SUBANG JAYA, July 25 — Health Minister Datuk Seri Dzulkefly Ahmad said the federal government is standing by its laboratory findings on the air pollution of Pasir Gudang that have jeopardised the health of residents, especially students in the Johor industrial district these past months.
He demurred from making a direct comment when asked about the Johor government’s assertion this week that bird droppings could be one of the pollutants that contributed to students and staff at several schools falling ill.
“We go back to the analysis and findings that we made based on laboratory findings and clinical signs and symptoms of patients.
“That is our view without us having to comment on the rights of anyone else in giving their perspective,” Dzulkefly told a press conference after launching the Kurangkan Gula, Hidup Sihat campaign at the Giant Hypermarket here today.
He said his ministry and the Energy, Science, Technology, Environment and Climate Change are keeping a close watch on the situation and have provided regular updates.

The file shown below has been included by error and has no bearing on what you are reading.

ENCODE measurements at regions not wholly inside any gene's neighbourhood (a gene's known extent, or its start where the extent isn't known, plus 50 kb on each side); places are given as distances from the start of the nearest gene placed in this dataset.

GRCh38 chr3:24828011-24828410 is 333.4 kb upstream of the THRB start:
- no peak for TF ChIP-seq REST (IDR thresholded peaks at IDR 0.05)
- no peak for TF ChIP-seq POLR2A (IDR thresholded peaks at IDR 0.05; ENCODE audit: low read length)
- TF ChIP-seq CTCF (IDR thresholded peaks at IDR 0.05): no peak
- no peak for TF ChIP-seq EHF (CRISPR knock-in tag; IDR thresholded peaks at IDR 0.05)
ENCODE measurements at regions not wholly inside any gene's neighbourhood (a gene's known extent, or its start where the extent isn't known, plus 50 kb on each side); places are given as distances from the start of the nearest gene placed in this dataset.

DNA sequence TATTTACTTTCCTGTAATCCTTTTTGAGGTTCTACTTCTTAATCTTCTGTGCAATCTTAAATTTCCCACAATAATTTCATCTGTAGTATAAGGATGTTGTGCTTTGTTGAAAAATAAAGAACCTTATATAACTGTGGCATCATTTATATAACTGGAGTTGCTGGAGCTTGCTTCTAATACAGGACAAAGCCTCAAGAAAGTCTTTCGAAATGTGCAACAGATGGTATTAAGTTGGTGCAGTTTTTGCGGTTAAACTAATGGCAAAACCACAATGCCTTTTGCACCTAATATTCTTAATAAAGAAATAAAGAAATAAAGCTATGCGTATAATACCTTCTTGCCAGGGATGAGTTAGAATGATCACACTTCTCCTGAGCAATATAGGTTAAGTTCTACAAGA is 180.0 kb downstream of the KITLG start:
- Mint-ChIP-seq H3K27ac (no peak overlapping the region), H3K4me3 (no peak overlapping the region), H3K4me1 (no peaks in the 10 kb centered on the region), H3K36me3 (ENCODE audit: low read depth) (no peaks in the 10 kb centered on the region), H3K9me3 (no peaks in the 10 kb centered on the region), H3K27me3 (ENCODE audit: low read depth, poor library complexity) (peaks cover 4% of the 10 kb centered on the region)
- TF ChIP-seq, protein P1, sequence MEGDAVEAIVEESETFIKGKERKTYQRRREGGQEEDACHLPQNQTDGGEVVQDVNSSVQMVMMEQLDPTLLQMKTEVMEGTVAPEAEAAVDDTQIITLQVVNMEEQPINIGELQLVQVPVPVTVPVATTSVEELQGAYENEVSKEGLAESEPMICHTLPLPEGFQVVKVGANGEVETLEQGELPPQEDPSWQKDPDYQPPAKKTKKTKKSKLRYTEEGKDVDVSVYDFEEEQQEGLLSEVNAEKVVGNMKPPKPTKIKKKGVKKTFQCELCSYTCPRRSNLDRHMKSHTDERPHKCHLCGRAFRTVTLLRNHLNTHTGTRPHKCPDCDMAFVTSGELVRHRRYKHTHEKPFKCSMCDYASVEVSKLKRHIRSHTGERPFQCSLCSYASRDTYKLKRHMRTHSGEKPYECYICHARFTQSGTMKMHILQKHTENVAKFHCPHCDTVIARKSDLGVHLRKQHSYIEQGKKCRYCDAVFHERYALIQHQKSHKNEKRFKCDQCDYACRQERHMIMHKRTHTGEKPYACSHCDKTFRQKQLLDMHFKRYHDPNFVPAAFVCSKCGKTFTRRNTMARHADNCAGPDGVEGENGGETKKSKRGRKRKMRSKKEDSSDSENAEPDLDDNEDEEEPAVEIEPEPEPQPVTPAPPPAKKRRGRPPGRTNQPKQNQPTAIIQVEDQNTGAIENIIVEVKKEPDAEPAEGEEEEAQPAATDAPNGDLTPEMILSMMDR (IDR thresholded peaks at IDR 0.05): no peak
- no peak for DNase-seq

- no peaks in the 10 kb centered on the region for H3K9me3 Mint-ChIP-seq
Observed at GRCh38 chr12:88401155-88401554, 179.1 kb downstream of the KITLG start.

The federal government noted the overcrowding of factories there and the lack of a buffer zone to separate the industrial plants from the residential, commercial, and social activity centres in Pasir Gudang for the illnesses caused by air pollutants.
However, as a preventive measure of the predicament faced in the district, Dzulkefly said the Cabinet has agreed to engage an independent expert committee to analyse and investigate the latest health cases in Pasir Gudang.
“We will then make comparisons of the findings between ours and the committee,” he said.
The minister expects the results will be known in about a month.
Eight students and one teacher from SK Tanjung Puteri Resort, SK Kopok, SK Taman Rinting 3 and Sekolah Menengah Kebangsaan Pasir Gudang outpatient treatment for their breathing problems last Monday.
On Tuesday, Johor executive councillor Mohd Khuzzan Abu Bakar claimed that bird droppings found on the upper floors of SK Tanjung Puteri Resort could be one of the pollutants causing students and staff to fall sick and suffer breathing problems.
Mohd Khuzzan, the Johor health, culture, and heritage committee chairman, said the state government does not rule out the birds and other hygiene issues at the school for the spate of health problems in the industrial district.